Don’t Paint the Whole Elephant
What’s the smallest unit of storytelling an author can work with?
It’s not a chapter. It’s a scene.
- A scene is the smallest building block that advances the story in a meaningful way.
- A chapter is a collection of scenes.
What is a scene?
- A distinct unit of storytelling.
- A combination of dialogue / action / description
A scene can contain all three or just one; it might be a moment of internal reflection in reaction to a previous scene or to a prompt such as a letter through the mail, a tree fallen in a storm or the morning alarm clock. Anything can be a scene as long as it precipitates action or reaction.
In editing Book One, I’ve cut a number of scenes that didn’t contain sufficient action or reaction to impact on the characters and advance the story. These are non-scenes, just things that happened or conversations that went nowhere. They’re cut.
Action and Reaction
Action is mandatory; the action of a scene must have an impact on the characters to advance the story.
Dialogue and description should also contain or catalyse some action or reaction. If not, they don’t advance the story.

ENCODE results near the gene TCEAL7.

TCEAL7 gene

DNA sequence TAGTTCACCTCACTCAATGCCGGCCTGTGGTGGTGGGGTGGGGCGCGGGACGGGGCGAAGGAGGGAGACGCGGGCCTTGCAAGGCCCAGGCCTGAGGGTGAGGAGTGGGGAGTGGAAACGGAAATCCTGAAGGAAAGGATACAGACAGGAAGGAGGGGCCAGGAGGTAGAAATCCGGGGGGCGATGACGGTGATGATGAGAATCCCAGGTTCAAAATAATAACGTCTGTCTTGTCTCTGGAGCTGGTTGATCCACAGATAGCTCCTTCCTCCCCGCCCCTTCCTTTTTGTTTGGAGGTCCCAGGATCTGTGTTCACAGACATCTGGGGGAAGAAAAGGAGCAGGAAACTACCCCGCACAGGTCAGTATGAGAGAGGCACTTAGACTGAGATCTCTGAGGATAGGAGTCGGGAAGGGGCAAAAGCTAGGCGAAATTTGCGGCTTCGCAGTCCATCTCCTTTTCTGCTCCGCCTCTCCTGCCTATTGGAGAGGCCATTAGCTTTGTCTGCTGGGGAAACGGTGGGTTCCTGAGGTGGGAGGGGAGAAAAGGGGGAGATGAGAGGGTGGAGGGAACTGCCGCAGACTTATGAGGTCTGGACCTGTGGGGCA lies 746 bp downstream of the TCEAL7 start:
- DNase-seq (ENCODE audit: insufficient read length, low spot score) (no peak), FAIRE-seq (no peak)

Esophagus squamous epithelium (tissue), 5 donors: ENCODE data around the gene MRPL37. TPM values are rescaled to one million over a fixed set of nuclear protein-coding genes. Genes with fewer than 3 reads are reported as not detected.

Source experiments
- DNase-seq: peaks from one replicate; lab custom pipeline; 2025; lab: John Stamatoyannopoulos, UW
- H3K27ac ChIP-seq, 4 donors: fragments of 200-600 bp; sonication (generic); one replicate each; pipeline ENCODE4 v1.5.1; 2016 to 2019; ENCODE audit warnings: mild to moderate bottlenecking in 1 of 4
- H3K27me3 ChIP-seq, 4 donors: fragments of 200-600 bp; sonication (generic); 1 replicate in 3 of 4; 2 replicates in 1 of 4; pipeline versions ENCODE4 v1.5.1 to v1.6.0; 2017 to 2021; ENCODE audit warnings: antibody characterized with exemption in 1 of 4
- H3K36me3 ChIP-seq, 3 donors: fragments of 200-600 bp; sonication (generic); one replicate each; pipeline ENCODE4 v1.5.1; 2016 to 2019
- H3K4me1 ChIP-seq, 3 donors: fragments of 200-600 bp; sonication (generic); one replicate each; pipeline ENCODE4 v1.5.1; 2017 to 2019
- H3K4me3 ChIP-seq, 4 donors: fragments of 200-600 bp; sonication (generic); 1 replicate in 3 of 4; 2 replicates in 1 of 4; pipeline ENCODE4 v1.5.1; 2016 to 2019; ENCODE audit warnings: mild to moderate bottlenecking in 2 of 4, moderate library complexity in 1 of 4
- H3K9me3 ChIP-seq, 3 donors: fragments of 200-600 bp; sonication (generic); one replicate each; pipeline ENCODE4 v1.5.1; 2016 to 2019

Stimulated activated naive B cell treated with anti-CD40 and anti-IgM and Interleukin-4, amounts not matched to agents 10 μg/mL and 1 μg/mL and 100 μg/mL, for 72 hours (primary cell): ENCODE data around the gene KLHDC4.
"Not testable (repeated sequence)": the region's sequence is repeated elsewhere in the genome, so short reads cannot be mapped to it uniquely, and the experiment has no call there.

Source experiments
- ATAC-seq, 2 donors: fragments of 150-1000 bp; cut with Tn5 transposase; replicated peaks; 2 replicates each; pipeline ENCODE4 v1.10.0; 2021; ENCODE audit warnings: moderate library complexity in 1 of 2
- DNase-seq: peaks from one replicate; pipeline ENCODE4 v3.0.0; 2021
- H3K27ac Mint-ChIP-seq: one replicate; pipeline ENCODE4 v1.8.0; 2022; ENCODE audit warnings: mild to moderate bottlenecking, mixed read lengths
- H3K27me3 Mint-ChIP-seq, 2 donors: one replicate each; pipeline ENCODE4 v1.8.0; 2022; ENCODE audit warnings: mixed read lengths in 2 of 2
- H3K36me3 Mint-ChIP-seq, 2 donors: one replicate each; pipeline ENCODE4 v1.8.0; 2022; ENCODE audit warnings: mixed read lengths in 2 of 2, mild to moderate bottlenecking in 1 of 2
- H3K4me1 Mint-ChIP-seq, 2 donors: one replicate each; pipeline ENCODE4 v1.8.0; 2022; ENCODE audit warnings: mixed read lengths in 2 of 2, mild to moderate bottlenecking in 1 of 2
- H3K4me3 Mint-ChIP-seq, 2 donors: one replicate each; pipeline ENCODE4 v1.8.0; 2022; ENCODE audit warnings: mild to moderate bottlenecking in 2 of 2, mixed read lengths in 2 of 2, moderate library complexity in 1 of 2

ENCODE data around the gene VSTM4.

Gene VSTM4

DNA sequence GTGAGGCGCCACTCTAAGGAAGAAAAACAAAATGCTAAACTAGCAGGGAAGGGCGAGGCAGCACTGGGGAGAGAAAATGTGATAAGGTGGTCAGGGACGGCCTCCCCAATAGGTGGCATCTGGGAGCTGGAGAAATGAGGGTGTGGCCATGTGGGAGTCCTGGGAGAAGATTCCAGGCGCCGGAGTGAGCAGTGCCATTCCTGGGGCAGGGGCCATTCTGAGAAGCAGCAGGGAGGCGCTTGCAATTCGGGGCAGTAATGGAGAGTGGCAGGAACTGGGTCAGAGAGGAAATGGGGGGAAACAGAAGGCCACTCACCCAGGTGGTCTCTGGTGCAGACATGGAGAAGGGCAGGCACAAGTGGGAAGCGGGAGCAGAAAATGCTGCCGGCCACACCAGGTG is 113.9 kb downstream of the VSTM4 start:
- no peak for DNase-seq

This is why description without action cannot by itself be a scene. I can give an example.
I can describe a vase or table. It may be beautiful and well-crafted description. But unless it impacts on the reader or a character there is no story in that description. This flash fiction prompt isn’t about the vase, it’s about the relationship to the person who bought the vase. The narrator has a reaction to the object described.
Scenes have structure
It’s a given that stories have structure; beginning, middle and end.
So do scenes.
We’ve previously considered scenes as a short story in themselves – yes, within the context of the overall story.
Scenes should also have beginning, middle and end. This is what makes them a whole unit of story telling. There must be a resolution at the end of the scene that carries us forward to another part of the story.
So how to we do that? We return to focus, which is the next post on constructing effective scenes.